A basic setup to sequence a synth via CV would be to use one output as pitch and another as gate. How to get the pitch CV tuned correctly is the most asked forum question, but is really quite straight forward. The V/Oct standard means just that. 1 Volt equals 1 octave of pitch. So, say, set C2 to 0V and C5 to 3V and you are most likely good to go. It is worth mentioning that the pitch CV can have legato glide added to it. You know, the behaviour where one note glides in pitch to the next when a new note is played while the previous is still held. Patching this behaviour on my modular is a bit of a pain. So much so that I hardly ever do it. So when the CV glide (aka slew) was added to the A4 in a firmware update a while back I was very pleased!
The A4 sequencer have 6 tracks. One for each of the four synth voices, one for the effects section and one dedicated CV track. However, pitch, trig and gate CVs can be set to use any of the 6 tracks. That means you can sequence two synths at once, each with their own pitch/gate pair. Typically you’d place notes for one synth on the CV track and on the FX track for the other. Sometimes I sequence drum patterns with four trig outputs, which means I have to sacrifice two synth tracks for CV as well.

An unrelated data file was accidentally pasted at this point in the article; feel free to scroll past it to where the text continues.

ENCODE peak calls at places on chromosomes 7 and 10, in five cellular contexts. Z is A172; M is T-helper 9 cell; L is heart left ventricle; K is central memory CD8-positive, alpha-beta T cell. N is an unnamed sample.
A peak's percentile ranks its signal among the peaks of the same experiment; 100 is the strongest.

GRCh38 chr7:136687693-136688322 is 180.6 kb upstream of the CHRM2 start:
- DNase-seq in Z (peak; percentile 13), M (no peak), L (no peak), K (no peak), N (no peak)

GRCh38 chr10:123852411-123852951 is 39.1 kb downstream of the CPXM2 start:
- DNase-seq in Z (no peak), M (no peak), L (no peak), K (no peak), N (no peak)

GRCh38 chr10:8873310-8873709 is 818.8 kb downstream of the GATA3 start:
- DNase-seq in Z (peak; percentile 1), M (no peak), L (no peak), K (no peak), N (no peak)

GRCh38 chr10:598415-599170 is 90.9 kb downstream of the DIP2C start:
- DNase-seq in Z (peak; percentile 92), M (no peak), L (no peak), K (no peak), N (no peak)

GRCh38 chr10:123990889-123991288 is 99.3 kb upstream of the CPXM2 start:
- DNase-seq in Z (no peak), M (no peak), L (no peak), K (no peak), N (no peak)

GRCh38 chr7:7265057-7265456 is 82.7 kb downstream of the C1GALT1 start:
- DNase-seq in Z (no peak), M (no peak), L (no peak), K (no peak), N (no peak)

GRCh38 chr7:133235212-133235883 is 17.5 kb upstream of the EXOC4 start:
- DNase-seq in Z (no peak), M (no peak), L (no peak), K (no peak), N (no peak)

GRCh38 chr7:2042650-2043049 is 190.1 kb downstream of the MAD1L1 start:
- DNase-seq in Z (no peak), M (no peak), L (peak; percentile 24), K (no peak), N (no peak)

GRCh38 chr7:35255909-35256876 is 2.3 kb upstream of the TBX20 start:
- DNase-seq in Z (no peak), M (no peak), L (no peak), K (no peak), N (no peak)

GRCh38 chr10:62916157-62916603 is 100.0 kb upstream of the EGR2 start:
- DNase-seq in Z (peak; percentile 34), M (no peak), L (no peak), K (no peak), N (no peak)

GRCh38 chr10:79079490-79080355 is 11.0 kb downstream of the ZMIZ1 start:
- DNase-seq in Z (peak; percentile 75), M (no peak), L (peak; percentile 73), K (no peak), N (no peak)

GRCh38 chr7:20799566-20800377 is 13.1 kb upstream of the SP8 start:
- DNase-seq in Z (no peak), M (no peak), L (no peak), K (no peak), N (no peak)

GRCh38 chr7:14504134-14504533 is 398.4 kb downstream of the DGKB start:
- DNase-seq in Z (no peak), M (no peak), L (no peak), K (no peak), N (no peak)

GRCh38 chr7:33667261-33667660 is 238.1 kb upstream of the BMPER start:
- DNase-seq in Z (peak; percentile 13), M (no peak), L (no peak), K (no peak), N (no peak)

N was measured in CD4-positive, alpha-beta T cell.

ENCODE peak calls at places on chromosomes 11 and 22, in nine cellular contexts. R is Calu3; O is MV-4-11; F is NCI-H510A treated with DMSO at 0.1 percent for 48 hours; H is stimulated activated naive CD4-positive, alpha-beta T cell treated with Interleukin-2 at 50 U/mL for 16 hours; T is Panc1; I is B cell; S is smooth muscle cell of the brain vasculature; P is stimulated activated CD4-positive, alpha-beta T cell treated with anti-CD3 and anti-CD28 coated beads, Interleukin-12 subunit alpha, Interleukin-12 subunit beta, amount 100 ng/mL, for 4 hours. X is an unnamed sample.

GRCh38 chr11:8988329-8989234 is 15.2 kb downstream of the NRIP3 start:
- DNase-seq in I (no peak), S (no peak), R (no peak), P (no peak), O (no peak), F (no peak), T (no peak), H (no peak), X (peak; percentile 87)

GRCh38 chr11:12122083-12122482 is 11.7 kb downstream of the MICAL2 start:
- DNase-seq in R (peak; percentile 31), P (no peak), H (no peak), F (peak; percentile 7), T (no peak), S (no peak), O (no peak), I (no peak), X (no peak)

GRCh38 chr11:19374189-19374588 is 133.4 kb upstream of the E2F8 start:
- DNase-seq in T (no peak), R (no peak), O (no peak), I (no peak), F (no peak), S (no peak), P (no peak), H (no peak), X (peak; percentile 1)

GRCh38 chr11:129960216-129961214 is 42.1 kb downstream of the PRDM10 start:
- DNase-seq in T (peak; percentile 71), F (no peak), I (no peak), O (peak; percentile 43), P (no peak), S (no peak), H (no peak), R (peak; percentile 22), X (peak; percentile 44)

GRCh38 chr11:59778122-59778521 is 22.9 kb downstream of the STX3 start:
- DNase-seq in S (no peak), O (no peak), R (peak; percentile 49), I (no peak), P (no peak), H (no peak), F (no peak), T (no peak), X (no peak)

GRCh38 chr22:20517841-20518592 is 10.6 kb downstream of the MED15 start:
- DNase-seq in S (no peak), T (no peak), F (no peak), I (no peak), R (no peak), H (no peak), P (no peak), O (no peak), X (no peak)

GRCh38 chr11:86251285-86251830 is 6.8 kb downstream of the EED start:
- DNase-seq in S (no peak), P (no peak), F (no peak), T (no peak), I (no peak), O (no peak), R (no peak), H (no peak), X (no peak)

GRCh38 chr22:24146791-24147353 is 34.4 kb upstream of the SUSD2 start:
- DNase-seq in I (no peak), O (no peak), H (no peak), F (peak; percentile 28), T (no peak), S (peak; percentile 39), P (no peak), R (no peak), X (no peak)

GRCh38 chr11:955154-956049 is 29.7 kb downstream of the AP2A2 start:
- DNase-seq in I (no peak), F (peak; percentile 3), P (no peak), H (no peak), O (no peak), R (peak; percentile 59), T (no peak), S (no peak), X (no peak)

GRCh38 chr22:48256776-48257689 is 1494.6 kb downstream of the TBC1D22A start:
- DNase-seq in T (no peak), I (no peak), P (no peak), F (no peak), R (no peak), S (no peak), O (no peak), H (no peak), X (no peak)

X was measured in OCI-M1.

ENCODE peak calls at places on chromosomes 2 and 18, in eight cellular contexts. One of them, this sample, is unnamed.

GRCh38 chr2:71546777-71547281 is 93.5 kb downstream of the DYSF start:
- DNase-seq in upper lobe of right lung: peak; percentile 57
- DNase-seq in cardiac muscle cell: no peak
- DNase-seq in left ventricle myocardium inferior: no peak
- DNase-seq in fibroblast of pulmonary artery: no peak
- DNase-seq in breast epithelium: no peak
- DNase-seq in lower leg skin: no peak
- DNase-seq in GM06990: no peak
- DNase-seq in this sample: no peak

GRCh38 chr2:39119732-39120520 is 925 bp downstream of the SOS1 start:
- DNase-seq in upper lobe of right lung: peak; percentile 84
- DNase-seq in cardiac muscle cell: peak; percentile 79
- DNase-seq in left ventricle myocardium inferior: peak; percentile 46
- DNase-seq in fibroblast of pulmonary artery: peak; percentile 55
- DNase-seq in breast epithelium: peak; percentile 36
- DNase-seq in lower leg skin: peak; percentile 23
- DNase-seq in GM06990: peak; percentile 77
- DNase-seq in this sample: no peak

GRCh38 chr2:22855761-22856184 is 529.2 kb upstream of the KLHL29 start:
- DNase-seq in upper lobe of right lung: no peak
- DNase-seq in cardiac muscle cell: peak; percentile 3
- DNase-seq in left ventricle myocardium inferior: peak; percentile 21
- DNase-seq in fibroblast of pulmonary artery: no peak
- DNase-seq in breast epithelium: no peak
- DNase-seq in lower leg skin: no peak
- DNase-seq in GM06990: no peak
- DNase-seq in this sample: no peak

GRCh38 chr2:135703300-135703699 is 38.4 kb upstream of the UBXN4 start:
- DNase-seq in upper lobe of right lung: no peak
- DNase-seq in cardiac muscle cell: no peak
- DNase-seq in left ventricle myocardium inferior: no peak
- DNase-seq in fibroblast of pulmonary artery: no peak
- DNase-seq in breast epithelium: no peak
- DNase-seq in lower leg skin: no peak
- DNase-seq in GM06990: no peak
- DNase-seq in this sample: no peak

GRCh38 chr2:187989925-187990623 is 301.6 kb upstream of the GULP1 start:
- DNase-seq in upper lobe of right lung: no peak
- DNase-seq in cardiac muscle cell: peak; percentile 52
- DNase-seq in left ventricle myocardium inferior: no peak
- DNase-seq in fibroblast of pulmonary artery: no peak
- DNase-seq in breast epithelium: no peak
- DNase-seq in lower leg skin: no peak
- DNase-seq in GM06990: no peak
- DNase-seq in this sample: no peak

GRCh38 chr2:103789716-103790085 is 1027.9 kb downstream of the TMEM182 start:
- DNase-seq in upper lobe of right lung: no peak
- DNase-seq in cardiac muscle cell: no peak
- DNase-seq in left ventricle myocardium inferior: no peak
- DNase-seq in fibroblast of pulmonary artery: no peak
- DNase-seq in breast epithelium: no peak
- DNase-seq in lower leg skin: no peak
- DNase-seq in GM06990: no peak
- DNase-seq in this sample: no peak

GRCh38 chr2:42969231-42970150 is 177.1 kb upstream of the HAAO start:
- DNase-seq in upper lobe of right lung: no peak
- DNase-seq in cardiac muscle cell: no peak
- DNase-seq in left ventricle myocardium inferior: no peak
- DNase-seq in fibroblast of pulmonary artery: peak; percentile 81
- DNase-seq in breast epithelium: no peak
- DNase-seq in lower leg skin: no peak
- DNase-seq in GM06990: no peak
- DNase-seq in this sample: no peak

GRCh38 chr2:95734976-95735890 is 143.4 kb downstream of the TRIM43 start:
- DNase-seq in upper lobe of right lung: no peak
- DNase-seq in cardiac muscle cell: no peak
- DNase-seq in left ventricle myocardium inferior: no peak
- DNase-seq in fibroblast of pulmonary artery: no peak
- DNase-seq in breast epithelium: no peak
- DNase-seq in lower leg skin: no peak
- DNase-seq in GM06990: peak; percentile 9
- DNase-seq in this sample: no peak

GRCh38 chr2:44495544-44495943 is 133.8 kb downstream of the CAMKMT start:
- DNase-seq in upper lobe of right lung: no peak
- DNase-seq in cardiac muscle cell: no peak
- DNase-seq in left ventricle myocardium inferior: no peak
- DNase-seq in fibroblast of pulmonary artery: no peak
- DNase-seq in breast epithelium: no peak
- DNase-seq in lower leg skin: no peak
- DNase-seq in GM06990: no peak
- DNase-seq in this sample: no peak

The linear value CV type can be thought of as just a generic parameter that you can do pretty much the same with as any other synth parameter on the A4. That means you can parameter lock (p-lock) its value per step, use parameter glides and have its value changed by performance macros. On the CV track you get two envelopes and two LFOs that can be used to modulate the linear value. This makes the linear value CV type very versatile.
To get an envelope, configure a linear value CV for a range of 0-5V and then set its value to 0V. Then set the envelope destination to that CV’s value and modulation depth to max. The various options for envelope curves and retriggering, in combination with p-lockable envelope parameters allows for some possibilities that would be hard to achieve on my modular.